BRICS a powerful force against US protectionism
The invitation to the leaders of 22 emerging and developing countries, including 19 from Africa, made the just concluded BRICS summit in Johannesburg an even more important platform to demonstrate that the developing world and emerging economies as a whole, along with many developed economies, are strongly opposed to the Donald Trump administration's trade protectionist policies and punitive tariffs on imports.
The US administration has imposed high tariffs on imports from many economies, especially China, to push forward Trump's "America first" strategy. Some economies, China, India, and Russia in particular, have been forced to impose additional tariffs on US imports in response. And Brazil is worried about the US tariffs, on its steel products, even though its farmers may benefit from increased export of agricultural products to China.
A number of South African companies producing steel for the US market, including ArcelorMittal South Africa, the world's leading integrated steel and mining company, and Hulamin, an enterprise that supplies aluminum products for Elon Musk's Tesla vehicles, are also deeply worried about the US tariffs.
Also, the International Monetary Fund recently warned that the high US tariffs and tit-for-tat response from its trade partners could knock 0.5 percentage points off global growth by 2020. But the Trump administration has all but ignored that warning.
However, the US' trade policies have brought BRICS member states closer, and prompted them to try and unite the developing and emerging economies to oppose US policies, as evident from the statement issued at the BRICS summit.
Trump's trade policies have also prompted BRICS (Brazil, Russia, India, China and South Africa) to expedite the building of a platform for new instrumental dynamism and deep integration with other emerging and developing economies. The five member states of the group, for instance, have decided to increase intra-BRICS trade and lower tariffs against each other, because they have a collective interest in promoting free trade.
The BRICS group has made some remarkable achievements in fields such as finance, trade, agriculture, science, security and academic dialogue. The establishment of the BRICS New Development Bank and a business forum are two of its most important achievements. The BRICS members have already discussed greater financial integration and investment facilitation, including transaction settlement and direct investment in local currencies, consistent with their respective central bank's mandates.
The BRICS summit also took forward discussions on a "BRICS investment facilitation" mechanism to facilitate investments among the member states. South Africa, more broadly Africa, can benefit from increased trade and investment with fast growing BRICS countries such as China and India, as BRICS accounts for more than 40 percent of the global population, represents some of the biggest emerging economies and has the potential to reshape world trade.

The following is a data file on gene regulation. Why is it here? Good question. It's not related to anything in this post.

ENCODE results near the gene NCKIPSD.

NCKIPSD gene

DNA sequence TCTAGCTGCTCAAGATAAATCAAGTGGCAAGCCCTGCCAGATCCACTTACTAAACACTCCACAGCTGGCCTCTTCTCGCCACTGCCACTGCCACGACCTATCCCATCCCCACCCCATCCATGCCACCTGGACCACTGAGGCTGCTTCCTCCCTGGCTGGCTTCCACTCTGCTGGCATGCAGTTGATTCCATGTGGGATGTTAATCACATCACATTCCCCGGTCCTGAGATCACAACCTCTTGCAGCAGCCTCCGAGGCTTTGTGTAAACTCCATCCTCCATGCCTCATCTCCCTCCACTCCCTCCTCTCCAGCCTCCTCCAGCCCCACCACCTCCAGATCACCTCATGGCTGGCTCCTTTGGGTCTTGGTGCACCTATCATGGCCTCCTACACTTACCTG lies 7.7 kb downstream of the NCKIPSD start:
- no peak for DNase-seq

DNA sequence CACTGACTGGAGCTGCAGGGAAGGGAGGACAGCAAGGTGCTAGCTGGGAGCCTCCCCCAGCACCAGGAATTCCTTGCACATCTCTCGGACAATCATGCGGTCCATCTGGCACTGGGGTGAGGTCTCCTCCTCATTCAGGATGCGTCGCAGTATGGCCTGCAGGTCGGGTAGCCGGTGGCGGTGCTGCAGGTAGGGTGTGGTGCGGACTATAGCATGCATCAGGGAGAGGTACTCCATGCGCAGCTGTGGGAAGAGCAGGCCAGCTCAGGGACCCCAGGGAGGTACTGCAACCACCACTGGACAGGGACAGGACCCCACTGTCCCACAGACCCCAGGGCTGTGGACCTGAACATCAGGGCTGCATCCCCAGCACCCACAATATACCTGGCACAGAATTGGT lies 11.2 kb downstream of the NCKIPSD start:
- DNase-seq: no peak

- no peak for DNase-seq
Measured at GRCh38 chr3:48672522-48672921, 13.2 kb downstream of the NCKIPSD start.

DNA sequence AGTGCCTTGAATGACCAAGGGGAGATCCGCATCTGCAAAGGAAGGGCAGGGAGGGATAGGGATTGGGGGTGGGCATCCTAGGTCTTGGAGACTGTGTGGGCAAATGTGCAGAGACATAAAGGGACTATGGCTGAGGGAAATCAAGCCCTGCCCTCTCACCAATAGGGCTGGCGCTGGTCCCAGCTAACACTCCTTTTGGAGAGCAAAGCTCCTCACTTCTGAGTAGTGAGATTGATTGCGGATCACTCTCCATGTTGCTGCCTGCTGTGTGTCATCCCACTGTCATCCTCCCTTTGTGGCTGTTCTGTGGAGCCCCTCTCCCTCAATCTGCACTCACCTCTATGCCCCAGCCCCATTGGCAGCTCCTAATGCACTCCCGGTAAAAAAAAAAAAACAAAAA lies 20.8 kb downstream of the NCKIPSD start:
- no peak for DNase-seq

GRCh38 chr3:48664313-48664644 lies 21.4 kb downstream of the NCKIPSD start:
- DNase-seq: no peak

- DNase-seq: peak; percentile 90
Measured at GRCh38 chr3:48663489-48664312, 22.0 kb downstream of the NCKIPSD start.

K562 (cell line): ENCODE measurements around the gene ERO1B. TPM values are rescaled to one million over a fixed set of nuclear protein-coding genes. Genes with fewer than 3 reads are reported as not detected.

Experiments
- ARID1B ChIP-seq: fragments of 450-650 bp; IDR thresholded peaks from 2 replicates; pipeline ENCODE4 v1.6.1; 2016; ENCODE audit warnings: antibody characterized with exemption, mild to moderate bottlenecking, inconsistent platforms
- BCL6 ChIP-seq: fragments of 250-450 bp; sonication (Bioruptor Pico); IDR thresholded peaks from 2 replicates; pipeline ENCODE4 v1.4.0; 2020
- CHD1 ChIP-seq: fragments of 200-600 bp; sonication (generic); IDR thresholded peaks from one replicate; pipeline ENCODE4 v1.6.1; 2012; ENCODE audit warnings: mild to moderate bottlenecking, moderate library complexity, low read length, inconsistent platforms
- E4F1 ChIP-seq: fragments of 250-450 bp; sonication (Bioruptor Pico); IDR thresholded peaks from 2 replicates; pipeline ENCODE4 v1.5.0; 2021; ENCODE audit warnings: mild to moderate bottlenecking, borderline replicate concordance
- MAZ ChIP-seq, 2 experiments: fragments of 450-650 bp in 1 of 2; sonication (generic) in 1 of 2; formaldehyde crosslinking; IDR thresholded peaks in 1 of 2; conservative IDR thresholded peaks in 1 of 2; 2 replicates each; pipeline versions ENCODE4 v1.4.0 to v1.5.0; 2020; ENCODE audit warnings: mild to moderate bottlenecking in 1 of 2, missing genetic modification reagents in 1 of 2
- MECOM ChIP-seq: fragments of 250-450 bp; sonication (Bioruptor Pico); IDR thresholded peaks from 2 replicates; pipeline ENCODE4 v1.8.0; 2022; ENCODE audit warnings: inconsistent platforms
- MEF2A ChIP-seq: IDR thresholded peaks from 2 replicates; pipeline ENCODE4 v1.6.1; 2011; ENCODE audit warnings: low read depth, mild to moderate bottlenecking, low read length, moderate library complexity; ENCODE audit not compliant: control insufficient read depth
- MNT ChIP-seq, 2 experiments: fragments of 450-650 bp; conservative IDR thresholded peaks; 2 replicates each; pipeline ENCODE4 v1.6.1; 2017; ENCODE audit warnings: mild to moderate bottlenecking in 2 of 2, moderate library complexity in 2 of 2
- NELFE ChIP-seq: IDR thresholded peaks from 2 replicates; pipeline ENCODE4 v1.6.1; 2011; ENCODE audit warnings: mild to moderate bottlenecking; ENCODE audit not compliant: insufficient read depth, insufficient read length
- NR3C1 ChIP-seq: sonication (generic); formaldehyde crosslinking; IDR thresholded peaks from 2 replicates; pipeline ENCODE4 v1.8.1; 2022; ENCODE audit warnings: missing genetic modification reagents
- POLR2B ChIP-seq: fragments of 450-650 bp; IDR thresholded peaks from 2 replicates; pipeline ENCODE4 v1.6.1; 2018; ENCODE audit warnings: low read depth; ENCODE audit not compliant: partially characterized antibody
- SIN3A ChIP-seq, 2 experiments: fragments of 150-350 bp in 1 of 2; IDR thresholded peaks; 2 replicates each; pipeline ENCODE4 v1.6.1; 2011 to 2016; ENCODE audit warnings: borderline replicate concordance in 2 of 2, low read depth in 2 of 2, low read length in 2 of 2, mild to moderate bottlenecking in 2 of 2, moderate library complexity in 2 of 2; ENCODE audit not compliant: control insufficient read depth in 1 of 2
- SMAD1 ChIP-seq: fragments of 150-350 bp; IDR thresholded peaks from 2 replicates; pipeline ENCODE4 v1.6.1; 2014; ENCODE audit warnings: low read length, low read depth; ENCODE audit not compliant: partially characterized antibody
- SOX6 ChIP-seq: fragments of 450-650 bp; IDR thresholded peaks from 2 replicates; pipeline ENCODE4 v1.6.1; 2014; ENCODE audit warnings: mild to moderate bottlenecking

The theme of the Johannesburg summit, "BRICS in Africa: Collaboration for Inclusive Growth and Shared Prosperity in the 4th Industrial Revolution" indicates BRICS is committed to leading the next generation's development. India has pledged that it would like to work with BRICS on the issue of the Fourth Industrial Revolution to together prepare best practices and policies in this connection.
Besides, the Johannesburg summit provided a platform for BRICS members to hold important discussion on the sidelines. Russian President Vladimir Putin met with his Turkish counterpart Recep Tayyip Erdogan in Johannesburg on July 26 to discuss trade and other issues. And China and India held discussions on trade matters, not least because both have been at the receiving end of the US' punitive tariffs and trade restrictions. In fact, the two sides vowed to defend the World Trade Organization framework and rules.
With Trump pursuing protectionism and unilateralism against the global trend of multilateralism and economic globalization, the fate of international agreements appears under siege. In such circumstance, BRICS is perhaps one of the most important blocs that is openly opposing protectionism and promoting globalization and free trade, both in principle and action, and has thus emerged as the most potent force against US unilateralism.
The author is a research fellow at and director of the Division of American Economic Studies at the Institute of American Studies, China Institutes of Contemporary International Relations.